Wood Structure

Discussion in 'General Slingshot Discussions' started by Achso_42, May 7, 2012.

  1. Achso_42

    Achso_42 Senior Member

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    Hey Guys<br><br>I'm working on some natural slingshots and wanted to highlight the natural structure of the wood.<br>Can I use oil ur is there any pther trick?<br><br>Thanks
     
  2. Ryan Wigglesworth

    Ryan Wigglesworth Senior Member

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    <div>Mineral oil is what most of the guys use to bring out the grain ,or a combo of linseed and mineral oil... Hope some1 else posts cause I have not much experience with this.</div><div class="clear"></div><div class="signature_div">
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  3. TreStates

    TreStates New Member

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    what about just staining it then 2 or 3 even coats of poly?
     
  4. onnod

    onnod Im from Holland, isnt that weird?

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    i think there was something with oil... but i don't know what
     
  5. Werdna8

    Werdna8 New Member

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    I have very little experience outside of linseed oil but have been doing lots of research for a project I'm about to start. Stain is usualy made from a base a binder and pigment. The base is often mineral oil the binder holds the pigment to the wood. Some have sealers as well to block water absorption. Think something you would put on a deck. I would suggest going to the store and buying either mineral oil or a stain with light color and a polyurethane based spar varnish. The spar varnish will water proof your slingshot and offers some protection against UV damage that regular varnish won't.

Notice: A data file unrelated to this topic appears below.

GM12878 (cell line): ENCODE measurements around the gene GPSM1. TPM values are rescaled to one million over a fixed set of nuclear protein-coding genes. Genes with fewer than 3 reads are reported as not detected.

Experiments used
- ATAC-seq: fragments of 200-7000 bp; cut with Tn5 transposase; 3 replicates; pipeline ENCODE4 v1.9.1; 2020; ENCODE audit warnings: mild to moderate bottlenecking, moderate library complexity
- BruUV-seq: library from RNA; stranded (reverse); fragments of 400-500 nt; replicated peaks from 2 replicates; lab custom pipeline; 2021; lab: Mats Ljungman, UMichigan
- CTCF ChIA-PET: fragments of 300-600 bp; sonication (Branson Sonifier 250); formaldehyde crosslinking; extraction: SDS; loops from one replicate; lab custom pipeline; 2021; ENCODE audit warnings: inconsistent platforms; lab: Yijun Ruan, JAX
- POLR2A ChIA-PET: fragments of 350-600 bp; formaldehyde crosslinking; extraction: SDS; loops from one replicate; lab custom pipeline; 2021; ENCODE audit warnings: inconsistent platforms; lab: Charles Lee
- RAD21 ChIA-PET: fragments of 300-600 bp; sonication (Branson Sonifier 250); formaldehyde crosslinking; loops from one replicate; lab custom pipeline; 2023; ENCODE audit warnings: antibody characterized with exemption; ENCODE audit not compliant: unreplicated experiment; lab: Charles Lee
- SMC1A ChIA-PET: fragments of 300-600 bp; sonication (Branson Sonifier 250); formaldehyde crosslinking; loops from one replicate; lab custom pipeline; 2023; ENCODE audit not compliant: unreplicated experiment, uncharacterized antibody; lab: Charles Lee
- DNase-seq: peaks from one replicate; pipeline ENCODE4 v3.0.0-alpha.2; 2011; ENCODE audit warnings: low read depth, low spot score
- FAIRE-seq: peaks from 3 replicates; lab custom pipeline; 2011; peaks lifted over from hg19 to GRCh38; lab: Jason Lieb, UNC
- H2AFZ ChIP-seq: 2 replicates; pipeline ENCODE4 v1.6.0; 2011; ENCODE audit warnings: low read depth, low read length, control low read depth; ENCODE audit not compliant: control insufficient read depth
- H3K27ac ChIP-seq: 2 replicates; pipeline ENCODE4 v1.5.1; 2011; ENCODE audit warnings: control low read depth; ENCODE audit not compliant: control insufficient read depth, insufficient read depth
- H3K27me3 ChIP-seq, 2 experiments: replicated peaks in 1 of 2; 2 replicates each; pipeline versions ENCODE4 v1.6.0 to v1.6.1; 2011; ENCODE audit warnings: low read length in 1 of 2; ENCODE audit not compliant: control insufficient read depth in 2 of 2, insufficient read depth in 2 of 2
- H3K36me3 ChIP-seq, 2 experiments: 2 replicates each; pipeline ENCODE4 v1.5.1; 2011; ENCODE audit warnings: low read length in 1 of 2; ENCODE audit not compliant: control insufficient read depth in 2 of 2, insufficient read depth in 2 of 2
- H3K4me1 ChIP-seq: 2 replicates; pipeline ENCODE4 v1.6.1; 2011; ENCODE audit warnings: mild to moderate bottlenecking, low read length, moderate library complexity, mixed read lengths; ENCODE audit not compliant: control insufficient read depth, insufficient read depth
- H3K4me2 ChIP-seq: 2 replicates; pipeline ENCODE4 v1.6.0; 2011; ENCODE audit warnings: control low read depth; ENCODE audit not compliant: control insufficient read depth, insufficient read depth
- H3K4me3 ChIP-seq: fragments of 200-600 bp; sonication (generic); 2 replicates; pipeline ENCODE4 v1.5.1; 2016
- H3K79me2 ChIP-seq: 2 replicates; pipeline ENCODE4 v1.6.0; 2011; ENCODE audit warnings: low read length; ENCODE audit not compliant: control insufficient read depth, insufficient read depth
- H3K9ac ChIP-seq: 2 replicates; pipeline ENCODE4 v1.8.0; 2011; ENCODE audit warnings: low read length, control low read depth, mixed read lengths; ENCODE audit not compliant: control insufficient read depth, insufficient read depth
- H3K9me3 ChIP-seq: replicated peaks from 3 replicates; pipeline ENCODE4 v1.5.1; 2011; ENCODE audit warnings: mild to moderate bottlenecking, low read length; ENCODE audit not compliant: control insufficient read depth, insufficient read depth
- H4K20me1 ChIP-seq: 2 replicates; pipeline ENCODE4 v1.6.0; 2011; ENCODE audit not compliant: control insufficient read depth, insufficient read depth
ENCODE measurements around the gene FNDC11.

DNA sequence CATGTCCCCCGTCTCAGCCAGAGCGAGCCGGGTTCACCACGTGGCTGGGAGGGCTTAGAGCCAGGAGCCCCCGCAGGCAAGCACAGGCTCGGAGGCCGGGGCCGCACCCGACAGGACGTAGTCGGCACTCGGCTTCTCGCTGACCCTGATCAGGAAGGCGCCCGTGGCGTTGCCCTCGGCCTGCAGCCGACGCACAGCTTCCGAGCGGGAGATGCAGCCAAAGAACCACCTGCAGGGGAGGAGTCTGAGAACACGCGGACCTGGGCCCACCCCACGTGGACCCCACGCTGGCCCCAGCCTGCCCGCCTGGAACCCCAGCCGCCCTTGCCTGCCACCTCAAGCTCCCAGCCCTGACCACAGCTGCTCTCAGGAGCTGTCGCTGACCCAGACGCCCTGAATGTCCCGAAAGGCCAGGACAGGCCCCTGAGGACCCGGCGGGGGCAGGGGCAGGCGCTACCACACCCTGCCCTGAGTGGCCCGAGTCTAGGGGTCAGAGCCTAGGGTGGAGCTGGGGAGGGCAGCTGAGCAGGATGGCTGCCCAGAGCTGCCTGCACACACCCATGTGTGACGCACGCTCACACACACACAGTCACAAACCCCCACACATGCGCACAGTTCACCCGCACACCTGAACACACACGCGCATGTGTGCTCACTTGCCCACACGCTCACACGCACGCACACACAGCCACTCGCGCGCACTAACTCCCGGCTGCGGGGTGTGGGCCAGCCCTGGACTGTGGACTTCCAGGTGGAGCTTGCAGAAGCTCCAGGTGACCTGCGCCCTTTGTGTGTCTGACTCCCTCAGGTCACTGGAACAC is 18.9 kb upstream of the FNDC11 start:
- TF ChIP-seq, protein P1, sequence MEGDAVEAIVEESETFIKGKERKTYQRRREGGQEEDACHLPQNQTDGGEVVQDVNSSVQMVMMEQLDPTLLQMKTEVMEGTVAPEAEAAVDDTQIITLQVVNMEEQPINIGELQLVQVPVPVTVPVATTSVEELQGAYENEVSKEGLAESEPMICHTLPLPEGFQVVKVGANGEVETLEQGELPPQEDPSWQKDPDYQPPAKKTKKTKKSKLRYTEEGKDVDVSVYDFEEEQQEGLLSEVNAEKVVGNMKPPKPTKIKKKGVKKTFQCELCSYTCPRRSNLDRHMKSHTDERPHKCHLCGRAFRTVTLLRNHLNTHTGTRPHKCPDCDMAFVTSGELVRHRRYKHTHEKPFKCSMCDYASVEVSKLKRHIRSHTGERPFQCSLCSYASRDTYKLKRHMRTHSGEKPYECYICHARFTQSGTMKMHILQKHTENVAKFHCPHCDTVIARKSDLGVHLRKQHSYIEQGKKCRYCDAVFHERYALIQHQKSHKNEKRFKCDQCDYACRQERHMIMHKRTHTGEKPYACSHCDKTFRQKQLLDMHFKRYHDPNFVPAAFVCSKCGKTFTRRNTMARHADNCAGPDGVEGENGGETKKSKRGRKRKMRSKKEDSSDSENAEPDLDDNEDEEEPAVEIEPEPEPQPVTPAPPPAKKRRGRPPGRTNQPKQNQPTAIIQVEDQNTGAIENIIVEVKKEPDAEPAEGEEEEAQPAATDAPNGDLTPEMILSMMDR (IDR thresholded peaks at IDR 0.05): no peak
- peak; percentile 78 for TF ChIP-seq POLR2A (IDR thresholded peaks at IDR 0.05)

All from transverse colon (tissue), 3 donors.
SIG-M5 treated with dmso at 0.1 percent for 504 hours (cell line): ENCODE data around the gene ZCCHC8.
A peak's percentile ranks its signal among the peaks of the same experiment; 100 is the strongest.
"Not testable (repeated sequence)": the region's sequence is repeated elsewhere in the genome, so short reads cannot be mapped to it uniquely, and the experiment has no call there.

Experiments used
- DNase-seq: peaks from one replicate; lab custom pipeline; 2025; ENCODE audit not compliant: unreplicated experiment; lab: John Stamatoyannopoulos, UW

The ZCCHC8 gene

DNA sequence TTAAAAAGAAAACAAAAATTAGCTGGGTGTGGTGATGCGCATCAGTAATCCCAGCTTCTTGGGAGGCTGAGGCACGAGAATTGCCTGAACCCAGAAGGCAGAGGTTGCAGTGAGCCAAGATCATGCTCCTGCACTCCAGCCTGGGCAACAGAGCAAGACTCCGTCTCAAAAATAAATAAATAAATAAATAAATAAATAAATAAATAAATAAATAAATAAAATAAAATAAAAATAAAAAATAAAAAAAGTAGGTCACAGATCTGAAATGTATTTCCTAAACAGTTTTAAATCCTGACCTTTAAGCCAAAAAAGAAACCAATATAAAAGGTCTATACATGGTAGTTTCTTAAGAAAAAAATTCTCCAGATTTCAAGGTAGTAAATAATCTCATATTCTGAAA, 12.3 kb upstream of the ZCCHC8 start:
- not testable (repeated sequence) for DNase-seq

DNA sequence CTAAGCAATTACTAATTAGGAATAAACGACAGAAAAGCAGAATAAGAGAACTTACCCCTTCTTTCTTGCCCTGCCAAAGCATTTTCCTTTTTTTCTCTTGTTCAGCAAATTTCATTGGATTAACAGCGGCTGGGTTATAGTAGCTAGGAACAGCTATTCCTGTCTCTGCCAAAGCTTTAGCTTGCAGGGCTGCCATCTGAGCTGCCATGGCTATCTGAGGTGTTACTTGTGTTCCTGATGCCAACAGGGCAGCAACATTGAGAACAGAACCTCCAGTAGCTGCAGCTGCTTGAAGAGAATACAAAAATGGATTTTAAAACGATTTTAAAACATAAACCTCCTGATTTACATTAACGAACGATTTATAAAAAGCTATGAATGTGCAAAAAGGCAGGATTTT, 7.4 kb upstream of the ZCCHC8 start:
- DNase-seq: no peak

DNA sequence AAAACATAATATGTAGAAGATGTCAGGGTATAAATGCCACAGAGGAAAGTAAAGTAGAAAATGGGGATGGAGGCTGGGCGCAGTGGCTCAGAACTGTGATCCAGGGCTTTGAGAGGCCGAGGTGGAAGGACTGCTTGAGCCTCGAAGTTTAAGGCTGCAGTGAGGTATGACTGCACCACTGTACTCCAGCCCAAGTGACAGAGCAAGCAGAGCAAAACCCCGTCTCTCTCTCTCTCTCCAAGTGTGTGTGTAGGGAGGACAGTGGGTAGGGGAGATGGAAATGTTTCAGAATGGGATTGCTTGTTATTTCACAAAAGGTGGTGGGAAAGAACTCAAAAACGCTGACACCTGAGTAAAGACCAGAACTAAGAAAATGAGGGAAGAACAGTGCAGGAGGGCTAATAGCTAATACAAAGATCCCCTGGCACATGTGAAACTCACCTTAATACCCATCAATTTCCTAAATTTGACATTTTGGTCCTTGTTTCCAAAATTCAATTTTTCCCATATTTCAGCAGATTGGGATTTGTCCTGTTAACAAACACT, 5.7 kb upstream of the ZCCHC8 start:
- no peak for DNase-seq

6. softgoat

    softgoat New Member

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    I like Boiled Linseed oil for the Darker woods. Also I tend to reserve this for small pieces since to get a great shine it will take many coats and lots of rubbing. I had some great results a few years ago when working on some small dark walnut pieces.
     
  7. JoergS

    JoergS Administrator

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    I use ink to bring out the grain.<br><br>Document grade ink is made to stain wooden fibres (paper is made out of wood, too), and to withstand time, humidity and sunlight. It is soaked up by the wood, but not uniformly. The softer parts of the wood soak up more ink, and the direction of the fibres is also important. <br><br>Ink therefore is ideal to bring out the differences in the wooden structure.<br><br>What you need to do is to find out the right concentration of the ink. Pure ink usually is too much, you need to add some water to it. Take a piece of the wood you want to make your slingshot from, polish it and apply various solutions, then choose the one you like the most.<br><br>Remember that you should wet your fork before the inking, and resand. This wetting will raise the fibres that you will have flattened with the tools and the coarse sand paper. <br><br>Then apply the ink and let it dry completely. Resand with fine grit sand paper. Then use car chrome polish and a soft rag. This will remove the dust and also unsoaked ink. <br><br>Afterwards, you can apply clear oil (linseed works but it adds a bit of yellow), for protection against the elements. <br><br>Inking will show grain even in otherwise pale and bland wood. It also comes in many colors.